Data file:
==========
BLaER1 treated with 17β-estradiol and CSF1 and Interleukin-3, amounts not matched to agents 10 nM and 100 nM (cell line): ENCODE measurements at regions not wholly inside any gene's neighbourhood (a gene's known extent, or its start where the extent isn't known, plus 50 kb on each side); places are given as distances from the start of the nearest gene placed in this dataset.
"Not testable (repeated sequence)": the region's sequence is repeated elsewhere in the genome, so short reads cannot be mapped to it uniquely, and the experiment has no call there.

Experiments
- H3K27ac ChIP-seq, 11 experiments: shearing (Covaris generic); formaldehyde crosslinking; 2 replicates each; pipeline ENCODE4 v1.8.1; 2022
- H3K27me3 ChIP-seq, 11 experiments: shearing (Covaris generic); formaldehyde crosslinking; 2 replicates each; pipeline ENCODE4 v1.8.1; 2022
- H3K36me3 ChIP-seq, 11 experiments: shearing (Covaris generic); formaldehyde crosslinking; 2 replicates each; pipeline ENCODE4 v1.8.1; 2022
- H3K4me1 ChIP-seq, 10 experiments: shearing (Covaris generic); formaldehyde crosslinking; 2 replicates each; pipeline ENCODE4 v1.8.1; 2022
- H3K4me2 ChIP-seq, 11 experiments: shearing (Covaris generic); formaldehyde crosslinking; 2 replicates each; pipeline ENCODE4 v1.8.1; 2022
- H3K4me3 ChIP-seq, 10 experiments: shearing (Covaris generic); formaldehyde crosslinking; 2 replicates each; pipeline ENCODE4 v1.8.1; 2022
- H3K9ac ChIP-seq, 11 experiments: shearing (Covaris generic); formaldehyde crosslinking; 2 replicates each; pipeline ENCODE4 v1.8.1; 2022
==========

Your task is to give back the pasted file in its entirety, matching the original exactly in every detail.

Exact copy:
BLaER1 treated with 17β-estradiol and CSF1 and Interleukin-3, amounts not matched to agents 10 nM and 100 nM (cell line): ENCODE measurements at regions not wholly inside any gene's neighbourhood (a gene's known extent, or its start where the extent isn't known, plus 50 kb on each side); places are given as distances from the start of the nearest gene placed in this dataset.
"Not testable (repeated sequence)": the region's sequence is repeated elsewhere in the genome, so short reads cannot be mapped to it uniquely, and the experiment has no call there.

Experiments
- H3K27ac ChIP-seq, 11 experiments: shearing (Covaris generic); formaldehyde crosslinking; 2 replicates each; pipeline ENCODE4 v1.8.1; 2022
- H3K27me3 ChIP-seq, 11 experiments: shearing (Covaris generic); formaldehyde crosslinking; 2 replicates each; pipeline ENCODE4 v1.8.1; 2022
- H3K36me3 ChIP-seq, 11 experiments: shearing (Covaris generic); formaldehyde crosslinking; 2 replicates each; pipeline ENCODE4 v1.8.1; 2022
- H3K4me1 ChIP-seq, 10 experiments: shearing (Covaris generic); formaldehyde crosslinking; 2 replicates each; pipeline ENCODE4 v1.8.1; 2022
- H3K4me2 ChIP-seq, 11 experiments: shearing (Covaris generic); formaldehyde crosslinking; 2 replicates each; pipeline ENCODE4 v1.8.1; 2022
- H3K4me3 ChIP-seq, 10 experiments: shearing (Covaris generic); formaldehyde crosslinking; 2 replicates each; pipeline ENCODE4 v1.8.1; 2022
- H3K9ac ChIP-seq, 11 experiments: shearing (Covaris generic); formaldehyde crosslinking; 2 replicates each; pipeline ENCODE4 v1.8.1; 2022